The patient has an important influence on the deprescribing process because:

  1. Some patients' unintentionally withhold information about adverse drug events because they attribute these to ageing rather than the side effects of medicines.26

  2. Some patients are more likely to report their symptoms to healthcare professionals such as hospital specialists or nurses other than their GPs , which means that the GP is not being fully aware of the problems experienced by the patient26

  3. Patient characteristics, such as cognitive impairment, functional dependency, level of education and old age, hinder a patient's explanation of problems with their current medications and the need for deprescribing.25 ,26

  4. Some patients do not wish to stop familiar medications.26 ,29

  5. Patients' demands, wishes and expectations and those of their families may have an influence.25 ,29 ,30 ,32 ,38

  6. Practitioners are reluctant to talk to patients about their life expectancy.26

In this research group's experience, all of the above can be significant obstacles to deprescribing—particularly, points (4) and (5). We have found that doctors are commonly influenced by patients or patients' families when it comes to prescribing, which often results in them prescribing something that they know may not be technically appropriate or even required.10 ,12Many of the physicians thought patients would seek out another physician if they were not satisfied with their prescription and they took this into account before prescribing.10As a doctor sometimes, you feel that you have to do something, you get pressurized by either nursing staff, relatives or patients. You have to give them something. So you end up giving something that you are not 100% happy with.12

These outside influences are difficult to deal with. However, procedures for teaching medical students ‘non-technical skills’, such as dealing with patients and their families, have recently been proposed,41 and would appear to be warranted. There is also a consensus among the medical profession that increased targeted patient education would help to improve communication between doctor and patient.12

Overcoming the challenges

Dealing with the challenges outlined above by improving the lines of communication between levels of care, making it explicit who has the ultimate responsibility for ensuring the appropriateness of a patient's medical treatment, improving the medication review processes, including the patient in the decision-making process, better educating our young doctors and patient education, will all aid deprescribing.

However, two areas should be the focus of immediate attention and the hospital pharmacist is ideally suited to deal with both. In order to facilitate deprescribing, we must (i) be able to identify instances where discontinuation of medications would be appropriate and (ii) know what to change and how. Several sets of explicit criteria have been developed to aid in the identification of instances where deprescribing would be beneficial. The two most established are the Beers criteria,42 mainly used in the USA, and the STOPP/START criteria,20 ,21 developed by our team in Cork. While these are useful tools and describe clear, practice-based situations where deprescribing might be beneficial, we have found that doctors are either unaware of them or do not know how to implement them.12 Providing prescribers with information about these tools and training is critical. To know what to do once polypharmacy/inappropriate prescribing is detected and to know what to discontinue requires experience. But doctors could be given a much better start than is currently the case. Major deficiencies in geriatric pharmacotherapy training have been uncovered through interviews with doctors.12 Prescribers need to be made aware at an earlier stage the vast differences between older and younger patients.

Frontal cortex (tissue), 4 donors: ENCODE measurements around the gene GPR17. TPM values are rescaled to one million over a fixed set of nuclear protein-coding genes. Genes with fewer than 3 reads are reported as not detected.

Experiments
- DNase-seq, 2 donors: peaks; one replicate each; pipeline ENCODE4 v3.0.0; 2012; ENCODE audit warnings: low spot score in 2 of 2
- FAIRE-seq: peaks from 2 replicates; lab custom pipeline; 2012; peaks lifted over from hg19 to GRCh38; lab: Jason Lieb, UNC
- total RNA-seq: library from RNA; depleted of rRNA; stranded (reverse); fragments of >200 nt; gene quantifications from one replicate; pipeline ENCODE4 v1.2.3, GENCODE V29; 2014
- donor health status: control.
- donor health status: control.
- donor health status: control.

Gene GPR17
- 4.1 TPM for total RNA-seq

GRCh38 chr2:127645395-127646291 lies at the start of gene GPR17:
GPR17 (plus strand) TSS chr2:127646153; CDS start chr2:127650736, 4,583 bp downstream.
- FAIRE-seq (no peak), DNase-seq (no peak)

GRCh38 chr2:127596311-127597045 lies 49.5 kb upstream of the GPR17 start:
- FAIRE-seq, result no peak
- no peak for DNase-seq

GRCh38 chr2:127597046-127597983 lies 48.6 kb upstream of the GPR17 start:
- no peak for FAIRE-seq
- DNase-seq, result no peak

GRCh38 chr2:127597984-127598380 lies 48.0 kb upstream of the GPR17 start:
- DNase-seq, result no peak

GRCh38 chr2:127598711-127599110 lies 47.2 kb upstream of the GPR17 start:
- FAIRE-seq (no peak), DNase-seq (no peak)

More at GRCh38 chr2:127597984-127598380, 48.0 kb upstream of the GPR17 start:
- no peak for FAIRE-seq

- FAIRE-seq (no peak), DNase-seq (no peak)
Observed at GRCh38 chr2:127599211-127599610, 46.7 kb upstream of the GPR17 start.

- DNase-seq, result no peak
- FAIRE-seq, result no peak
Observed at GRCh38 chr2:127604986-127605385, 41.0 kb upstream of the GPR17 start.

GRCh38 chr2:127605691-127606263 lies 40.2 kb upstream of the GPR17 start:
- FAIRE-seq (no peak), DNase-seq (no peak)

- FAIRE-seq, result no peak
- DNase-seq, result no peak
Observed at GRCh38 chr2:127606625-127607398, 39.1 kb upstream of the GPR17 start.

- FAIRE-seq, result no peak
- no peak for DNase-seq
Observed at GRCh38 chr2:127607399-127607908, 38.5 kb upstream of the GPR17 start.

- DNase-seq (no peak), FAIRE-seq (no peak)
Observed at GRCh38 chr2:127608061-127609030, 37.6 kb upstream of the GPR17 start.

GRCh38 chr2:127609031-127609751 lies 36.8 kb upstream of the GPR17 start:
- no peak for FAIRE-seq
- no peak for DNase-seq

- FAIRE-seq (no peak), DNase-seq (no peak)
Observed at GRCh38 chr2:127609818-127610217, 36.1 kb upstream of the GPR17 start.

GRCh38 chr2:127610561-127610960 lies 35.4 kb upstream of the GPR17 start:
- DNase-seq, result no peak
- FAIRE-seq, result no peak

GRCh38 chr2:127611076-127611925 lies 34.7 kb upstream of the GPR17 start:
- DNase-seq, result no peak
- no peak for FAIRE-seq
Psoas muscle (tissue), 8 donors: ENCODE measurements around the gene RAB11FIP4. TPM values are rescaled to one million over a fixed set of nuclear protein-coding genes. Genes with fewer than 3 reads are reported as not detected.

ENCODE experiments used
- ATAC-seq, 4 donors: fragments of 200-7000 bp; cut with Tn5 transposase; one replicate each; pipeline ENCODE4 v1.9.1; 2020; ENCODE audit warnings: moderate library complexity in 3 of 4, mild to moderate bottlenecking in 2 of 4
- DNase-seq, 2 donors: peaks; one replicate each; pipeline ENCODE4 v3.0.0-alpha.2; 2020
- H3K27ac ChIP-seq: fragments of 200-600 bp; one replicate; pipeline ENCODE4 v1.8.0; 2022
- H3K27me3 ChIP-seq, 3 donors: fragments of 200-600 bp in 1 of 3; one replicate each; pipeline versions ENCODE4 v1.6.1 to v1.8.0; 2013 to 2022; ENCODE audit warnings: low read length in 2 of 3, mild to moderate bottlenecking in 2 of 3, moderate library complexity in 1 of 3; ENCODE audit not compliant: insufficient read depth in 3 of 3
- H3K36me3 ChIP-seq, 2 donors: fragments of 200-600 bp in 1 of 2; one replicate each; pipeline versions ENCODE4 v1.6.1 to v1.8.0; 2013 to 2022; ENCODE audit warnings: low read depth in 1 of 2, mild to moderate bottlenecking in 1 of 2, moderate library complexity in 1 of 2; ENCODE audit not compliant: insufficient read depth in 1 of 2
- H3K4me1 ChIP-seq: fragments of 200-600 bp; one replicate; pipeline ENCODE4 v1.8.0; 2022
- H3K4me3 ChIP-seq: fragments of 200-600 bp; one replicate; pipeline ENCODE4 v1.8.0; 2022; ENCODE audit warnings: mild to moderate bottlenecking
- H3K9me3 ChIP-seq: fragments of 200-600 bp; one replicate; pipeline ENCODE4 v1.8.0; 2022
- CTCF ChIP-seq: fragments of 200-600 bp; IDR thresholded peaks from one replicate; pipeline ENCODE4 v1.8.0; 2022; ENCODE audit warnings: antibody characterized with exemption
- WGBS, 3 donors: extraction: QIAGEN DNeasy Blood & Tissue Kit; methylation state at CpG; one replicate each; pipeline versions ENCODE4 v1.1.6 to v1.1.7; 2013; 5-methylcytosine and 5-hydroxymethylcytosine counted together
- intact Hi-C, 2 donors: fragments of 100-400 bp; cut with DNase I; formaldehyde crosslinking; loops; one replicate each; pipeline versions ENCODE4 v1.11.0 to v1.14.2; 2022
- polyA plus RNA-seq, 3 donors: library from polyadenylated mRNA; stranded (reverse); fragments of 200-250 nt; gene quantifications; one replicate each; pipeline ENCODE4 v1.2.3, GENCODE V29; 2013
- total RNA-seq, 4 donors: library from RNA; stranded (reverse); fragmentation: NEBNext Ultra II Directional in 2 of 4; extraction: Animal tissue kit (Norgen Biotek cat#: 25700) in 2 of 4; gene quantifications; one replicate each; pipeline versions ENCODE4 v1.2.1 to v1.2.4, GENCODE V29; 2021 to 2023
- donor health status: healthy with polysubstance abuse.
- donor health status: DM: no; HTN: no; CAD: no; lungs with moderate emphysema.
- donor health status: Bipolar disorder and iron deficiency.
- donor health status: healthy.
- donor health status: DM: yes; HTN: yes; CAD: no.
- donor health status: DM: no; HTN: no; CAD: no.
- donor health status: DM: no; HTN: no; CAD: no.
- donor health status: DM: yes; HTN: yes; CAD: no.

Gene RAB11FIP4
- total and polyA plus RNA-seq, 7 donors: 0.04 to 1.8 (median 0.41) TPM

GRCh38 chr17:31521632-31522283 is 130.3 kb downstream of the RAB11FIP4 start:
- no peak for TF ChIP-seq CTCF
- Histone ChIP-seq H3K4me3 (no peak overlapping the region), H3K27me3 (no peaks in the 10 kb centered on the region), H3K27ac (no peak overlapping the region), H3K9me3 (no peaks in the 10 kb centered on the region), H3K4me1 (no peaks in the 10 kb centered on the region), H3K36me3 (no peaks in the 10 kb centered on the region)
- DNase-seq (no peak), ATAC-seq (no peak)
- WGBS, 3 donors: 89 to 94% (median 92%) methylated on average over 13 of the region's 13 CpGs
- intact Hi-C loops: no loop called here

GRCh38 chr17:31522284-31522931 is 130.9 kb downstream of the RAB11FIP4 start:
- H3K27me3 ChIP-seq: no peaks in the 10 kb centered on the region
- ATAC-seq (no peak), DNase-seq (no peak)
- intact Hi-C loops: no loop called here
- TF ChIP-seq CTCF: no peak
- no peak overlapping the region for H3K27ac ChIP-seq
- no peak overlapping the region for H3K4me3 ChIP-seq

The challenges of deprescribing in older patients are compounded by the need to manage the shared treatment of multiple conditions by several prescribers from different specialties based on disease-specific guidelines which do not contain evidence on the older, frailer, multimorbid patient population. Interdisciplinary effort in the treatment of older patients with multimorbidity needs to be improved to make sure that we treat the patient holistically and do not merely treat the individual conditions. We must first, however, equip prescribers to identify instances where deprescribing is appropriate and then make the necessary changes to pharmacotherapy.



  • Contributors CRH: wrote the paper, researched the topic, consulted experts in the field. SB, DO, PK, LS: contributed to research, contributed own findings and experiences, aided in writing of paper. SC: co-wrote the paper, reviewed the final draft, researched the topic, contributed to paper design and style.

  • Funding Swiss State Secretariat for Education, Research and Innovation (SERI) (grant number 15.0137); the European Commission (EC) HORIZON 2020 (grant number 634238).

  • Competing interests None declared.

  • Provenance and peer review Not commissioned; externally peer reviewed.